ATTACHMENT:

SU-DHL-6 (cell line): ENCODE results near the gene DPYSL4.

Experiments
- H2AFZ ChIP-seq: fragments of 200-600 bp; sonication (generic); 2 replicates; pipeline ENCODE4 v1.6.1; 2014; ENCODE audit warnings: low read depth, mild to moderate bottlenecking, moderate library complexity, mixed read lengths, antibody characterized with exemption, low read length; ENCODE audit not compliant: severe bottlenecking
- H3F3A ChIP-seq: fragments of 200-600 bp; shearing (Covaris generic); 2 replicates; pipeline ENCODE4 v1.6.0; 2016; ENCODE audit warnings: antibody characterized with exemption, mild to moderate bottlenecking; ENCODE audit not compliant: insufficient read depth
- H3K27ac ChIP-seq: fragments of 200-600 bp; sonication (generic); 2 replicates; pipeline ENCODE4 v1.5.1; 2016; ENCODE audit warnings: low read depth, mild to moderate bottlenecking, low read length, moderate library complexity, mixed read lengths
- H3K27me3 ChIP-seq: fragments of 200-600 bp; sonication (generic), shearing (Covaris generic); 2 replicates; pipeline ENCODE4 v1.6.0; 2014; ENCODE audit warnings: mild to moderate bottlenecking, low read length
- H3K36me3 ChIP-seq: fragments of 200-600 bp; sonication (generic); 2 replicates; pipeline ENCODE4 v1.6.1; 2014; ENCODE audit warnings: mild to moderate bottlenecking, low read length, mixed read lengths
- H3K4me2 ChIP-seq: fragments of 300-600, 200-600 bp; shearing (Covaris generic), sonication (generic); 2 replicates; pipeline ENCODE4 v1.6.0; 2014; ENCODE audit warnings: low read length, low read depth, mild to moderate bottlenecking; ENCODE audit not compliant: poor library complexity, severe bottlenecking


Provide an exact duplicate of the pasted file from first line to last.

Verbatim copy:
SU-DHL-6 (cell line): ENCODE results near the gene DPYSL4.

Experiments
- H2AFZ ChIP-seq: fragments of 200-600 bp; sonication (generic); 2 replicates; pipeline ENCODE4 v1.6.1; 2014; ENCODE audit warnings: low read depth, mild to moderate bottlenecking, moderate library complexity, mixed read lengths, antibody characterized with exemption, low read length; ENCODE audit not compliant: severe bottlenecking
- H3F3A ChIP-seq: fragments of 200-600 bp; shearing (Covaris generic); 2 replicates; pipeline ENCODE4 v1.6.0; 2016; ENCODE audit warnings: antibody characterized with exemption, mild to moderate bottlenecking; ENCODE audit not compliant: insufficient read depth
- H3K27ac ChIP-seq: fragments of 200-600 bp; sonication (generic); 2 replicates; pipeline ENCODE4 v1.5.1; 2016; ENCODE audit warnings: low read depth, mild to moderate bottlenecking, low read length, moderate library complexity, mixed read lengths
- H3K27me3 ChIP-seq: fragments of 200-600 bp; sonication (generic), shearing (Covaris generic); 2 replicates; pipeline ENCODE4 v1.6.0; 2014; ENCODE audit warnings: mild to moderate bottlenecking, low read length
- H3K36me3 ChIP-seq: fragments of 200-600 bp; sonication (generic); 2 replicates; pipeline ENCODE4 v1.6.1; 2014; ENCODE audit warnings: mild to moderate bottlenecking, low read length, mixed read lengths
- H3K4me2 ChIP-seq: fragments of 300-600, 200-600 bp; shearing (Covaris generic), sonication (generic); 2 replicates; pipeline ENCODE4 v1.6.0; 2014; ENCODE audit warnings: low read length, low read depth, mild to moderate bottlenecking; ENCODE audit not compliant: poor library complexity, severe bottlenecking